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Airline travel and more disrupted by global tech outage; Nevada gets OK to sell federal public lands for affordable housing;Science Moms work to foster meaningful talks on climate change; Scientists reconsider net-zero pledges to reach climate goals.

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As Trump accepts nomination for President, delegates emphasize themes of unity and optimism envisioning 'new golden age.' But RNC convention was marked by strong opposition to LGBTQ rights, which both opened and closed the event.

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USD threats to fire staff part of larger trend

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Tuesday, June 25, 2024   

The University of South Dakota threatened to fire staff members in what some see as an ongoing attack on academic freedom, according to reporting in The Daily Yonder.

Two university administrators said they were told they would be dismissed if they did not comply with a new state rule banning the use of tribal affiliations and gender pronouns in staff email signatures. It follows a 2022 state law limiting universities' use of training and funding for what it calls "divisive concepts," including race, religion and sex.

The measure was one of more than 150 bills brought to state legislatures aimed at academic freedom and university governance, according to new research.

Isaac Kamola, associate professor of political science at Trinity College and director of the Center for the Defense of Academic Freedom at the American Association of University Professors, said academic freedom is vital for higher education to serve the public interest.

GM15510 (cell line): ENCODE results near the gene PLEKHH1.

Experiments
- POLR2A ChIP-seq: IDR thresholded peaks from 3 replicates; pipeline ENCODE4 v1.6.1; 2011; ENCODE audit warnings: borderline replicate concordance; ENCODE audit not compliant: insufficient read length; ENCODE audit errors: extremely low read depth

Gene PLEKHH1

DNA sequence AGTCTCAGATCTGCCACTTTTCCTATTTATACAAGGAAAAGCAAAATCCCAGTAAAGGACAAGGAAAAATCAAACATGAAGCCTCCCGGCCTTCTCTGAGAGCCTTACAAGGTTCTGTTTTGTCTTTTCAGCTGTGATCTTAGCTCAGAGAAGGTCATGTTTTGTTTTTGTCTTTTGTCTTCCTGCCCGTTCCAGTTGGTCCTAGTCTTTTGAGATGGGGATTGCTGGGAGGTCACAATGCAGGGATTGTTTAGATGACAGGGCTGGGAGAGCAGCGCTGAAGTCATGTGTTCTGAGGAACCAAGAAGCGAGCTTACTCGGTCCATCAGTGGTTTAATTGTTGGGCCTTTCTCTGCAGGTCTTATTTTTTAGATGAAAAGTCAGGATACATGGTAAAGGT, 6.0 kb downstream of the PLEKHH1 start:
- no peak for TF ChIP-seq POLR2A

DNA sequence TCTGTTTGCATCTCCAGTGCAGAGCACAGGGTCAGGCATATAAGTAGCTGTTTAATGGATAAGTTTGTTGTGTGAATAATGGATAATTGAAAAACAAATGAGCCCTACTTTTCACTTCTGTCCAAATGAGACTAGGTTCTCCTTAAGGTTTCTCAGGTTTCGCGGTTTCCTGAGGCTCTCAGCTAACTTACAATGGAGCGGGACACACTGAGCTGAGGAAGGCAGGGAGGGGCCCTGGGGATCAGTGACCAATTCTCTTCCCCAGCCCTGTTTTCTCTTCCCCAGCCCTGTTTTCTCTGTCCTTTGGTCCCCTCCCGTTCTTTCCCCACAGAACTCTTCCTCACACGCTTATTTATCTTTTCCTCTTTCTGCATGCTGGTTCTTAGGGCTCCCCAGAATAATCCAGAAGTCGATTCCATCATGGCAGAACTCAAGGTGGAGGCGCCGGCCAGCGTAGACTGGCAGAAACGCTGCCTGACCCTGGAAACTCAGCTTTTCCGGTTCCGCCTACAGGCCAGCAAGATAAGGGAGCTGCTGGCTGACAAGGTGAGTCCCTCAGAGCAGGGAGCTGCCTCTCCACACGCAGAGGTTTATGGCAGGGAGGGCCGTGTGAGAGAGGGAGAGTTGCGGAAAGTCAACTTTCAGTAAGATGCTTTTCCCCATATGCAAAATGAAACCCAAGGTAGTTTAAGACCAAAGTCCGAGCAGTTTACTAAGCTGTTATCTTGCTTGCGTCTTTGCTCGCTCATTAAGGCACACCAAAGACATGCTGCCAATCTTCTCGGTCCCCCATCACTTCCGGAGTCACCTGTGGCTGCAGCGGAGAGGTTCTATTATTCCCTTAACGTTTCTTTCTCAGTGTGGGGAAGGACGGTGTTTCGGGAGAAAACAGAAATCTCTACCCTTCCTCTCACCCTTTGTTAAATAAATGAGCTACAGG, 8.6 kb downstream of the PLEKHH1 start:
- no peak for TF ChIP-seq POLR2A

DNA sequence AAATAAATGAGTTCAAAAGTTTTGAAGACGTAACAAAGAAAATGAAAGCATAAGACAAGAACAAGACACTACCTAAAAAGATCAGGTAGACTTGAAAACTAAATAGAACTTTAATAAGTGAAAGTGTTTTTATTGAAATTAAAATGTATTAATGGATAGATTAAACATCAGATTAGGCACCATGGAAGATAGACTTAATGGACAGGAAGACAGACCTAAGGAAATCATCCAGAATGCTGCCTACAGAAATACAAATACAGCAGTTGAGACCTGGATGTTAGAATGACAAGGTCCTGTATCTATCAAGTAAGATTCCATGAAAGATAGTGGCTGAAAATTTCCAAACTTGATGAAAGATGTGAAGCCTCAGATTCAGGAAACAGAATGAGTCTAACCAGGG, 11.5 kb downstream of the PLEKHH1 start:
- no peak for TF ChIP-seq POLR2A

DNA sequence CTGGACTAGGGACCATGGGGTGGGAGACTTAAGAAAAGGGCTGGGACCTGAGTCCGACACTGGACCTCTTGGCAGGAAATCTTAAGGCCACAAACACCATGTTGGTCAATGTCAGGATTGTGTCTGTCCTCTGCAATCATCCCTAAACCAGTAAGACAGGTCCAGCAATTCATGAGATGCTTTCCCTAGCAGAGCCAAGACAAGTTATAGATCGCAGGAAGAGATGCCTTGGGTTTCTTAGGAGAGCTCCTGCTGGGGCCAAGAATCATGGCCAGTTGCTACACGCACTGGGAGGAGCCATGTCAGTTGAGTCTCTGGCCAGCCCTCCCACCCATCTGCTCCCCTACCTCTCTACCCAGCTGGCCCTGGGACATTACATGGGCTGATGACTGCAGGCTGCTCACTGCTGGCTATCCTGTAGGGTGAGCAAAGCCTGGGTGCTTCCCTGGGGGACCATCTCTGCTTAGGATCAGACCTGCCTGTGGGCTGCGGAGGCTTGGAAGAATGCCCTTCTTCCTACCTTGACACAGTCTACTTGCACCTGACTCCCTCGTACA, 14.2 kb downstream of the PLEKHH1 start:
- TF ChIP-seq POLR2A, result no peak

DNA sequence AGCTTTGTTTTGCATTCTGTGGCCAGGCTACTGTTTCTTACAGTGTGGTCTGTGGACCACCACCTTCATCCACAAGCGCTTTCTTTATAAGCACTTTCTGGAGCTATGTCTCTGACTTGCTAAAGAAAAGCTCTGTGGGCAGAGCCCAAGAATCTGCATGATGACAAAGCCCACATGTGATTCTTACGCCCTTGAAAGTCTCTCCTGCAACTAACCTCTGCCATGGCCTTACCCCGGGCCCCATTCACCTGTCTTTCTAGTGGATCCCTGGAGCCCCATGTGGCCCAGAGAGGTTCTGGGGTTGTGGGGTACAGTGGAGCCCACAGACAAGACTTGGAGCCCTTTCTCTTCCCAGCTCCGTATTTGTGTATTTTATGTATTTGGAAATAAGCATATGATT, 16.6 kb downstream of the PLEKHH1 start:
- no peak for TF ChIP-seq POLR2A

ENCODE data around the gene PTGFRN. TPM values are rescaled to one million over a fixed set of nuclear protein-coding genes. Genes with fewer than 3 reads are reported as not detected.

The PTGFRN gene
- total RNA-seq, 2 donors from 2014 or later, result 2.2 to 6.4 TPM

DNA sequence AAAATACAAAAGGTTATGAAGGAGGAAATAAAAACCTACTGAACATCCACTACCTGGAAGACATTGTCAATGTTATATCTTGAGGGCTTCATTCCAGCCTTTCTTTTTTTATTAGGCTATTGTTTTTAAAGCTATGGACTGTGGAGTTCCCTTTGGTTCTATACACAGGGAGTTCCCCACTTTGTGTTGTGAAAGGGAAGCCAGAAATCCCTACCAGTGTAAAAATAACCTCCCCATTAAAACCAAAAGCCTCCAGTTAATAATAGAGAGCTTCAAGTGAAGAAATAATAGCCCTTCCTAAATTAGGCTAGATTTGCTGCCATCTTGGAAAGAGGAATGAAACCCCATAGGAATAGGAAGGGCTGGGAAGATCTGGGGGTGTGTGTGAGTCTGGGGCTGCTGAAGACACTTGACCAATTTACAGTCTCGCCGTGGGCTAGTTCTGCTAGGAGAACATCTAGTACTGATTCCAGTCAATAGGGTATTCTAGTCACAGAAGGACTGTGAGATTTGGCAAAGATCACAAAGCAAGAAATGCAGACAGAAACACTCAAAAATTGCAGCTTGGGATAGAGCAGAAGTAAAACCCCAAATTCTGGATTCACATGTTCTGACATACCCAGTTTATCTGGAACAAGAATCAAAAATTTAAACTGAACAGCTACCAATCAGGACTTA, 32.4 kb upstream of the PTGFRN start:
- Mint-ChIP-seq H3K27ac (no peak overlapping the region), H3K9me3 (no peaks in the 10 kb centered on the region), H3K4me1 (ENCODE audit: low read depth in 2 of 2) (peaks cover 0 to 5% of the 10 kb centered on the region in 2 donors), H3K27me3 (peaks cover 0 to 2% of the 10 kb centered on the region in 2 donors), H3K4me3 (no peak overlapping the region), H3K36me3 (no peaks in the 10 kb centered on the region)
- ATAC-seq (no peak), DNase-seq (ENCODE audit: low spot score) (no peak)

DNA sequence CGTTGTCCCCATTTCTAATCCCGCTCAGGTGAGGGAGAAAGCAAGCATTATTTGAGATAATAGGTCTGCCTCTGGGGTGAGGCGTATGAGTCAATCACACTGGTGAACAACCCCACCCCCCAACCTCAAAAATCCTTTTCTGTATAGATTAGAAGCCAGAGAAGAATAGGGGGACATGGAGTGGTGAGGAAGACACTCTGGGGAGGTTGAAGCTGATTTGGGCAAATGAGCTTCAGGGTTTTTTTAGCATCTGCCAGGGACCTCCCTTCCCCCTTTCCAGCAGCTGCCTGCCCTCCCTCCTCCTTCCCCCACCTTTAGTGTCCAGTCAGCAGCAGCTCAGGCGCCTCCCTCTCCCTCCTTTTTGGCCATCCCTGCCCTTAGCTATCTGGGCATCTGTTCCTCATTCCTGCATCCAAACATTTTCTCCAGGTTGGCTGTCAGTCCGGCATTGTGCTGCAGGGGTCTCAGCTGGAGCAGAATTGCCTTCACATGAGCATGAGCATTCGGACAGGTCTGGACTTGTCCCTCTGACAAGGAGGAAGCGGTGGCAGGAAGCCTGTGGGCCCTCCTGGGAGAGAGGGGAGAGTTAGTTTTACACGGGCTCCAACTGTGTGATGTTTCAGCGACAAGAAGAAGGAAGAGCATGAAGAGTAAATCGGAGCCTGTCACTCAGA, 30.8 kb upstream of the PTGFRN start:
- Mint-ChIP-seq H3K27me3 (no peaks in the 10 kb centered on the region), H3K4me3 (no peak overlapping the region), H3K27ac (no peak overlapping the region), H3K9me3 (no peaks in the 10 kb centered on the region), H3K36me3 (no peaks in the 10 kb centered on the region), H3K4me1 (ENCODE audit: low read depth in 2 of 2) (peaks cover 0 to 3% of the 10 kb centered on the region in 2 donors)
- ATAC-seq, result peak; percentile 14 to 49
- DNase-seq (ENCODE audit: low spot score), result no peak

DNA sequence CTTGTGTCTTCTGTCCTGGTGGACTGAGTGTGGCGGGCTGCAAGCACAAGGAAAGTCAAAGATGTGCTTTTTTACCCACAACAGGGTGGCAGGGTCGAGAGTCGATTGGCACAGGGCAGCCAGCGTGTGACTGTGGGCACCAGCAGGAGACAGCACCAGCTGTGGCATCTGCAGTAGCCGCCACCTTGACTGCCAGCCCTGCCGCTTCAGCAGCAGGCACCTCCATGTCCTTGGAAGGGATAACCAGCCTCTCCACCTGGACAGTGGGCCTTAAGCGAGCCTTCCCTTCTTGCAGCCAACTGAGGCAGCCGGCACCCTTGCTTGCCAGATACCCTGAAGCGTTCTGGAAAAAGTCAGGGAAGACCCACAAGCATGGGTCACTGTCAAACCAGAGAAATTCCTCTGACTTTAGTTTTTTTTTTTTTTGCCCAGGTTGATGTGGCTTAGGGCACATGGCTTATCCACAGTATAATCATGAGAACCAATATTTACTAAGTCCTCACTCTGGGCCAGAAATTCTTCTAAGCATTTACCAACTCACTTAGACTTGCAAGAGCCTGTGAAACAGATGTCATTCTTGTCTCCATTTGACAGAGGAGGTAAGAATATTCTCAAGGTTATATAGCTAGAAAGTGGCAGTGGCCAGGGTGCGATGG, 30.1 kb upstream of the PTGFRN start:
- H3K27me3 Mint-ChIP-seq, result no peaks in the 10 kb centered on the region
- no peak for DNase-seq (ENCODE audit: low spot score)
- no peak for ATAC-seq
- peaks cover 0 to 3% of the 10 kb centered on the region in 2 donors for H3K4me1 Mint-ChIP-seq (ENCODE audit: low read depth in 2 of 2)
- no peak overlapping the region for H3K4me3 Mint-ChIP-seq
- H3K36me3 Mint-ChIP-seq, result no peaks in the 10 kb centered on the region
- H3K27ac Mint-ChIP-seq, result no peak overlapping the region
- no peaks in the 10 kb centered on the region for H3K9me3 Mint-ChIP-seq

"The teaching and research that takes place within those institutions has to be free from external pressures," Kamola urged. "To ensure that what takes place in the classroom and in research, pursues truth wherever it leads, not where those with political and economic power wishes that it leads."

Opponents of initiatives around diversity, equity and inclusion said they lead to fear and resentment. Kamola countered limiting email signatures is among several trending threats to higher education, including banning critical race theory, weakening tenure or accreditation and mandating content.

The University of South Dakota's student senate passed a resolution against the policy. Kamola called the new rule "actively hostile."

"Even in little things like their email signatures is really an important part for people," Kamola explained. "To both express their identity and say, 'This is who I am,' but also to send a signal to say, 'Hey, you can trust me. I'm somebody that you could reach out to.'"

John Little, director of Native recruitment at the university, said he was one of the staff members whose job was threatened. In a statement published on the social media platform X, Little wrote he still includes his tribal affiliations and gender pronouns in the body of his emails.


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